• Airport Civilians:..................................................................................7

— Public Safety – Fire and Rescue
The 690 employees of Las Vegas Fire & Rescue help protect one of the most recognizable cities in the world. Las Vegas Fire & Rescue is one of only eight departments worldwide that have attained both an Insurance Services Office Class One rating and is accredited by the Commission on Fire Accreditation International.

Fire Operations, Prevention and Inspection: Las Vegas Fire and Rescue operates 19 fire engines, six ladder trucks, 20 ambulances, a technical rescue team, water tanker, air/light unit, mobile command post and two hazardous materials units placed at 17 fire stations strategically located throughout the city. Fire prevention staff conducts inspections at construction sites and at current businesses to ensure that fire and life safety codes are adhered to.

The Fire Protection Engineering & Planning section works with planners and architects to review new construction plans or existing upgrades/modifications to ensure the plans meet fire and life safety codes. In addition, the department operates the only public safety bomb squad in Southern Nevada and offers a fully-equipped hazardous materials team ready to handle any emergency, including acts of terrorism.

Emergency Medical Services: The department operates 20 licensed advance life support ambulances; all 19 fire engines are also paramedic rated, providing 36 paramedic units to the city. Further, the department operates a Technical Rescue Team, which is equipped with the latest in rescue and extrication equipment. All firefighters are either certified emergency medical technicians or certified paramedics.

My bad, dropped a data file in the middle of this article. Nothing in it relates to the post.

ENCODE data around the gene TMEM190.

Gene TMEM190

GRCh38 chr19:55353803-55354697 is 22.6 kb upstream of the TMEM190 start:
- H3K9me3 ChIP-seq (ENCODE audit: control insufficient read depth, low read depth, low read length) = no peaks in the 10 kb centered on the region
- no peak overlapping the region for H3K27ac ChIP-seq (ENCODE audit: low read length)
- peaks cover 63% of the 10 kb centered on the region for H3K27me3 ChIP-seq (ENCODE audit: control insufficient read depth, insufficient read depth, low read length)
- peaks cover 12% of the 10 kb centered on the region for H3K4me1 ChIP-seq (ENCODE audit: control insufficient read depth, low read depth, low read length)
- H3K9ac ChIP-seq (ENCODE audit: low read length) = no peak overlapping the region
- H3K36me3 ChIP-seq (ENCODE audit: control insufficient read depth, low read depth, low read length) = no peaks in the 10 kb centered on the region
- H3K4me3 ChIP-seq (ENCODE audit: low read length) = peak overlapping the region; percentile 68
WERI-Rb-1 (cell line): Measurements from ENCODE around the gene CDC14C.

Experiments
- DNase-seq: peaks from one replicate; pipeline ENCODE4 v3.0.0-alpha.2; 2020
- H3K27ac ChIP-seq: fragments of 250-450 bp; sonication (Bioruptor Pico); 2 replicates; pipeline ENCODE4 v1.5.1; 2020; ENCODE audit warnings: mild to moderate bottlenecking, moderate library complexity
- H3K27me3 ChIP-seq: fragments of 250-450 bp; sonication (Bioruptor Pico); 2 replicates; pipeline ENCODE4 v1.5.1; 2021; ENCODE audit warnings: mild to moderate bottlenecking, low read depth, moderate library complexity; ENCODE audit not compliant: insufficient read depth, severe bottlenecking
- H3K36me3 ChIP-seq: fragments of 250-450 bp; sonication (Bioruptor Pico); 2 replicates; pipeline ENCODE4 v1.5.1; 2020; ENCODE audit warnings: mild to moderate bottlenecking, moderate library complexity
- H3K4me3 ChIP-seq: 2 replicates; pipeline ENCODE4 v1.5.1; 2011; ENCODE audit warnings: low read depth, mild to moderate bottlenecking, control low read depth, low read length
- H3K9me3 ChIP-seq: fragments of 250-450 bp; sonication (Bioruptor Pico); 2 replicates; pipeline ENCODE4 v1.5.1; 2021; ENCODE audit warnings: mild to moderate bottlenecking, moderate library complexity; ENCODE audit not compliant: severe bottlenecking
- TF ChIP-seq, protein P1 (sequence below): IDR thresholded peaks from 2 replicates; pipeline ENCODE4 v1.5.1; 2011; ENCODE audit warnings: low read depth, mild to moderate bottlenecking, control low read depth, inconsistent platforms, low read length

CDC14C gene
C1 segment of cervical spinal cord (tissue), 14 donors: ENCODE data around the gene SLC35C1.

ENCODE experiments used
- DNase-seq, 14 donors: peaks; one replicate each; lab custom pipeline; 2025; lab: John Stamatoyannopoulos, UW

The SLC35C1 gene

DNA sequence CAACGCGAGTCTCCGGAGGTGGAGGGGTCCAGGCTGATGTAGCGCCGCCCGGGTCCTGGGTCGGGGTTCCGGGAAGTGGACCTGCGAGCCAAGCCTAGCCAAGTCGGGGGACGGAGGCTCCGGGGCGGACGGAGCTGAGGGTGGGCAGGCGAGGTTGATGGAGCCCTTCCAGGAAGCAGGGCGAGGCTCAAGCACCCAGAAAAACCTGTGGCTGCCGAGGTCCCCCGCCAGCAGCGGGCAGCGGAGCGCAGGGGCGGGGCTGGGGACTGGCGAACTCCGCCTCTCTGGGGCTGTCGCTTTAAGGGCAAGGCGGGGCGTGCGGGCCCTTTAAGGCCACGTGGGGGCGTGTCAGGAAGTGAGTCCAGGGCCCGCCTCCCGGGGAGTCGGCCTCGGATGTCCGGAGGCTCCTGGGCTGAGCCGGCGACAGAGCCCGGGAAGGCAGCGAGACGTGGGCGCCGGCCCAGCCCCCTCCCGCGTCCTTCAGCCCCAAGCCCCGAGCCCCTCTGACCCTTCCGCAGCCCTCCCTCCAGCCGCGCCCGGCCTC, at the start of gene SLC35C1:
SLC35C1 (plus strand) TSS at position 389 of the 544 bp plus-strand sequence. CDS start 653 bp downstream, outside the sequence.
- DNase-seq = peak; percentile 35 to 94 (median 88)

The Office of Public Information & Education provides instruction in fire and life safety to local schools, civic groups and businesses. Courses are available in the operation of fire extinguishers and building evacuations. Several national award-winning programs are available for free. Call (702) 383-2888 for more information.

Additional services are also available to the public and businesses. For more information, visit the department’s Web site at www.lasvegasfire.org.

Fire and Rescue Personnel and Equipment:
  • Uniformed/Civilian:.....................................................................690
  • Paramedic Rescue Units:...........................................................20
  • Pumpers/Engines:........................................................................19
  • Mobile Air and Light Unit:...............................................................1
  • Ladder Trucks:.................................................................................6
  • Heavy Rescue Unit:.........................................................................1
  • Mobile Command Post:.................................................................1
  • Bomb Squad:...................................................................................1
  • Hazmat Vehicle:...............................................................................2
  • Water Tender:...................................................................................1
  • Fire Stations:..................................................................................17
  • Insurance Rating:Class.................................................................1

Living in a Desert Climate
— Geography and Climate